Long Mynd & Stiperstones

Local area section extract from Shropshire Hills AONB Management Plan 2019-24

Long Mynd – Stiperstones 

(including Stapeley Hill and Hope Valley)

This is a ‘core’ part of the Shropshire Hills in terms of landscape, identity and biodiversity.  Some of the most important large conservation sites in the region are also popular walking destinations, and lie among hill farms undergoing significant change, and sparse remote communities.  Finding ways to integrate farming with conservation, and of enabling local people to benefit from sustainable patterns of use by visitors, are key to the future of the area

The area has the biggest concentration of upland and of semi-natural habitat within the AONB, including the largest areas of heathland.  Although there is a sense of wildness, the upland commons are carefully managed and linked with the surrounding farms.  The Long Mynd and Stiperstones themselves are among the most popular walking destinations in Shropshire, and the area also has a good bridleway network, is crossed by the Shropshire Way and served by the Shropshire Hills Shuttles bus service.

Much of the high ground is designated for nature conservation, and land ownership by conservation bodies (including Natural England, National Trust and Shropshire Wildlife Trust) is more extensive here than anywhere else in the AONB.  The mosaic of habitats on farmland is also of great value, and grazing by commoners and neighbouring farmers remains important to maintaining heathlands on the hilltops.  A high priority needs to be given to retaining and building the inter-relationship between conservation sites and farmed land.

The Onny Valley between the Long Mynd and Stiperstones has a strong farming character, with sparse villages, and some focal points for visitors such as Bridges and Wentnor.  There is a gradual transition down the valleys from upland to more intensive lowland farms with more arable land.  To the west of the Stiperstones there is more small-holding, and links become stronger across the border with Wales.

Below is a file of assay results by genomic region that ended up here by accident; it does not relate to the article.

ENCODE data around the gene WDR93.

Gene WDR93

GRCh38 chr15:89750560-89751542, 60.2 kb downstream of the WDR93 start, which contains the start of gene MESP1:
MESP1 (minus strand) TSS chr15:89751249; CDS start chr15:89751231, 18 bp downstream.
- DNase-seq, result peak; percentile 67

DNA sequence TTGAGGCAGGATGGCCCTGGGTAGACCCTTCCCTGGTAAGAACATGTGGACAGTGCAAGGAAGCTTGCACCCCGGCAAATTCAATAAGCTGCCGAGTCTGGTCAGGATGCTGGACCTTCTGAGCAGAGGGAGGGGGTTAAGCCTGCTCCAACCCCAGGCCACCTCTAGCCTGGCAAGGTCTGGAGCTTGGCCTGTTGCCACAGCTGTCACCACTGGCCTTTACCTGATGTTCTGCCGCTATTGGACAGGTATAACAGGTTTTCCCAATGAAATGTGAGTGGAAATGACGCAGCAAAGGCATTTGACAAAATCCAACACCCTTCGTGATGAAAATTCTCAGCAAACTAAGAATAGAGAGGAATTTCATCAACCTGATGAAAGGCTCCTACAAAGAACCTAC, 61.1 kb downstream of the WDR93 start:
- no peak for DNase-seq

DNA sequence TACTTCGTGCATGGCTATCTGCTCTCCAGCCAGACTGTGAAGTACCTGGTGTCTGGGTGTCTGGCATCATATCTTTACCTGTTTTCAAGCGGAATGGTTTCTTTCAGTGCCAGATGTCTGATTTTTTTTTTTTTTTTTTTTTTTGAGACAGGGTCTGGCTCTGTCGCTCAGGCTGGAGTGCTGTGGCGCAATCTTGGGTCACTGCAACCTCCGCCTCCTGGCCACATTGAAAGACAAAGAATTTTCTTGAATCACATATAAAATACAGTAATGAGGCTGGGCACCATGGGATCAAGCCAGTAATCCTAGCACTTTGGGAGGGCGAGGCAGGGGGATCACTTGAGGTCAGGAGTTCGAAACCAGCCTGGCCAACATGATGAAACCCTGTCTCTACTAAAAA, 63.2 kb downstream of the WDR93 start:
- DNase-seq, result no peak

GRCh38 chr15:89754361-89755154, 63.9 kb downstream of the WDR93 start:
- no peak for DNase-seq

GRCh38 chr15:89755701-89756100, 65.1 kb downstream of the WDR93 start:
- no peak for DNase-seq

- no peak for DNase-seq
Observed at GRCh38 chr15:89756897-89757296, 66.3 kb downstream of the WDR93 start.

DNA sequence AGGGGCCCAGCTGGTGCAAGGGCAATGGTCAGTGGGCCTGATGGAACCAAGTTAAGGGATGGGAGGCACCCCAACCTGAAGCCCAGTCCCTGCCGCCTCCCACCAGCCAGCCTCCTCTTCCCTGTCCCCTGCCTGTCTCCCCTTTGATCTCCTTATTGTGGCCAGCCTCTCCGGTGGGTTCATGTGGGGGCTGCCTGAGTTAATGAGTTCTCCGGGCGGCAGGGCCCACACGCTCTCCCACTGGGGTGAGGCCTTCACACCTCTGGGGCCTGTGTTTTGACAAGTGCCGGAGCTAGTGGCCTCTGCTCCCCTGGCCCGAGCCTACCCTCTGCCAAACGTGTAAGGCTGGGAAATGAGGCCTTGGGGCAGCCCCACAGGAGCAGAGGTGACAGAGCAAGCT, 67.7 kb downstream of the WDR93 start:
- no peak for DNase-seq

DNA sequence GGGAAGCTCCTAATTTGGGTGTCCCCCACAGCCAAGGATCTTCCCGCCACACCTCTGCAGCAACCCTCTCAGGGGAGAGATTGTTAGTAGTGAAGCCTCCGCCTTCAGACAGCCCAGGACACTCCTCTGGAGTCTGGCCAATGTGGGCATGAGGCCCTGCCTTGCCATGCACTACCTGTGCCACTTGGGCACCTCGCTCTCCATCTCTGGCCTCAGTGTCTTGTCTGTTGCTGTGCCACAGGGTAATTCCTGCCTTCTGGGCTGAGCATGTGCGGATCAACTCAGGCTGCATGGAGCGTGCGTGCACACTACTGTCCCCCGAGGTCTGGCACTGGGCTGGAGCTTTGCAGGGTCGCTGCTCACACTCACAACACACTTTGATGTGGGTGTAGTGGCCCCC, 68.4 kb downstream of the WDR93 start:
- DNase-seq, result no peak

The area is important for species such as harebell and mountain pansy, small pearl-bordered fritillary and grayling butterflies, otter, dormouse, curlew, lapwing and barn owl.  Small hay meadows survive, with woods on steeper slopes, and high quality rivers like the East and West Onny.

The area has an interesting geology, being crossed by the Pontesford–Linley Fault, and with minerals formerly exploited including lead and barytes.  Historic features include hillforts and prehistoric settlements, classic Parliamentary enclosure field patterns on Prolley Moor and mining relics around the Stiperstones.  Other significant landscape features include Mitchell’s Fold stone circle, Linley Beeches and Bromlow Callow.

Community involvement in wildlife and heritage is strong through groups such as the Upper Onny Wildlife Group and those involved with mining sites such as Snailbeach and the Bog.


Key Issues

The area has long views and is quiet, making it very sensitive to inappropriate development, either visually or through intrusive activities.  Retaining upland farming and encouraging its activity to be in keeping with the environment is key to conserving the area’s character.

The transition of farm conservation funding to the New Environmental Land Management Scheme will be significant.  Pasture-fed sheep and cattle are the main enterprises, but mixed farming can also have some environmental benefits.  Many farms cross the border with Wales, thus adding an extra level of complexity for being in schemes.

Diversification is likely to continue, and the area has high potential for enterprises based on wildlife, landscape, and heritage.  Increasing visitor numbers could create problems, and a sustainable, low-impact approach is necessary, minimising traffic and noise.  Encouraging visitors to stay longer, experience more and spend more is preferable to simply chasing greater footfall. 

Much has been achieved in this area through the Stiperstones and Corndon Hill Country Landscape Partnership Scheme which finished in 2018.  While this level of activity cannot be sustained, maintaining a legacy from the scheme is important and ongoing support from organisations active in the area will help with this. 



  • Farm environmental schemes are vitally important as a means of delivering conservation activity on the ground, and the period of transition over the coming years is crucial.  Continued active engagement with farmers and with the wider community, and advice and exchange of practical ideas have an important role to play.
  • For visitors, the connection to the AONB and links into it from the north should be developed, e.g. from Pontesbury and Minsterley.  Both these settlements should benefit economically from development of more services for visitors.  The profile of the AONB in Shrewsbury should be raised and its proximity to this part of the AONB is an advantage.  The possibility of developing a cycle/multi-user route out of Shrewsbury in this direction would be of benefit to the AONB.
  • Local food activity has significant potential to act as a bridge between farming, conservation and visitors.  The pubs and limited visitor facilities in the area provide an important means of developing this.